Announcing the Robotics Open Hardware Initiative

One of the most exciting and rewarding aspects of electrical engineering and computer science is building robots. Almost every EE university program in the world has students build simple robots. Robots are great projects because they bring together mechanical design, circuit design, and programming.


Line-following robots navigate an obstacle course.
Line-following robots navigate an obstacle course.


At Digilent, we design top-notch electronics solutions and put those solutions in the hands of the students, professors, engineers, and makers of the world. Our current robotics kits provide basic platforms, mounts, motors, and wheels. However, we recognize that our expertise is in electronic board design, not mechanical design. We want to help makers empower each other through sharing their own expertise with the Open Hardware community. That is why we have started the Robotics Open Hardware Initiative (ROHI).



Open hardware benefits everyone. You can see the innovations of other makers as well as showcase your own ideas. Plus, learning and making is a lot more fun when shared with a supportive community.


We have kicked off the ROHI by open-sourcing designs for all of the components in our robotics kits, however, there is so much more opportunity out there to get this initiative rolling. With all of the people building robots around the world, there are thousands of new design concepts developed every day.


Some of the robot parts tagged with Digilent on
Some of the robot parts tagged with Digilent on


Here is one example of how an innovative maker improved on the design of one of our platforms: when Matt Foreman built the MRK robot straight out of the box, he noticed that the rear drag button caused too much friction for the robot to move effectively on carpet. To solve this, he designed a castor with the same dimensions as the drag button that holds a simple marble to act as a wheel. You can find his design, as well as many others, on our favorite repository site:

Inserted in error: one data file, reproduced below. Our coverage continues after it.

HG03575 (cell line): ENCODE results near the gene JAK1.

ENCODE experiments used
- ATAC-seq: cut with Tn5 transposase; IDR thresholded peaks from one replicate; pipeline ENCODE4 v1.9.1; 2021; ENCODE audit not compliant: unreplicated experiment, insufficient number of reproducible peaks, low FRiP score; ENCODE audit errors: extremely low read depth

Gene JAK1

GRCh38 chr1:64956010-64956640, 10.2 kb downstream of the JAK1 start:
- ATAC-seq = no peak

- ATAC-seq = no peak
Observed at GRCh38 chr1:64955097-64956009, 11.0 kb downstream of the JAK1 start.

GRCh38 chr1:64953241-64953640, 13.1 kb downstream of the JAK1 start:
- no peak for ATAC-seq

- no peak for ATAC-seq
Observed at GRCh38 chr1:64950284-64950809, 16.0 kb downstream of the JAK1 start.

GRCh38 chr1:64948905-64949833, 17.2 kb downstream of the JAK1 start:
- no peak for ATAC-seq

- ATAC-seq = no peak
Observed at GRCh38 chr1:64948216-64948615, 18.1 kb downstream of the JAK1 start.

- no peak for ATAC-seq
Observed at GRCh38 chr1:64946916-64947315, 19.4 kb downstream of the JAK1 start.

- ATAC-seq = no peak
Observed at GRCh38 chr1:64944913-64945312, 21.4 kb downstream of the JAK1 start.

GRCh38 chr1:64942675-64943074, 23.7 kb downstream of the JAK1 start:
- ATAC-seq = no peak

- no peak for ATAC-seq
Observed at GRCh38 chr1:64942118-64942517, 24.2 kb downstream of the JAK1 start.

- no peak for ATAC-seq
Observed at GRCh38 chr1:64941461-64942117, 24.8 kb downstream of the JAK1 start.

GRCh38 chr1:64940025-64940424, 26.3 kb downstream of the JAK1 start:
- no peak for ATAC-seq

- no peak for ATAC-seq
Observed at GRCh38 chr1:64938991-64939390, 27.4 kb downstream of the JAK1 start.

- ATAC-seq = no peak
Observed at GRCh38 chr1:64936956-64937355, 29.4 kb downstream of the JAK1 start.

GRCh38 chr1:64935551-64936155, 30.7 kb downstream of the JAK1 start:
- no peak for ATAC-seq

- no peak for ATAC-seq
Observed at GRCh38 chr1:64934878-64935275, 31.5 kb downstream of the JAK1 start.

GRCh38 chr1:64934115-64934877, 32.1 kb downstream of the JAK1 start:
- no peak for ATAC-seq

Digilent's drag button put to shame by Matt Foreman's castor.
A standard drag button put to shame by Matt Foreman’s castor.



If you want to get involved, simply follow these three steps:


1: Design mechanical components for robots. If you are unfamiliar with 3D design, we have some great tutorials to get you started.


2: Share your designs with the world. is the place we recommend you share your 3D models, and you can see the current database of Digilent robotics parts while you are there. Remember to tag Digilent on your post. If you are unfamiliar with, this tutorial will help you get started.


3: Tell us about it! Share a link to your Repable on Digilent’s Facebook, Twitter, or Instagram feed, then email us a link to your Repable at As a thank you, we will be sending out limited edition giveaways to our favorite designs’ contributors.


Digilent Swag!


We are excited about what other ideas may be out there!


Did you design a robotic arm for your robot? We want you to share it.


Did you make a platform with a cool shape for a better aesthetic? Share it!


What issues have you faced with your robots? What solutions did you design to overcome these challenges? Who knows how many other people may be dealing with the same issues. When we share with each other, everyone benefits. That is what community is all about!




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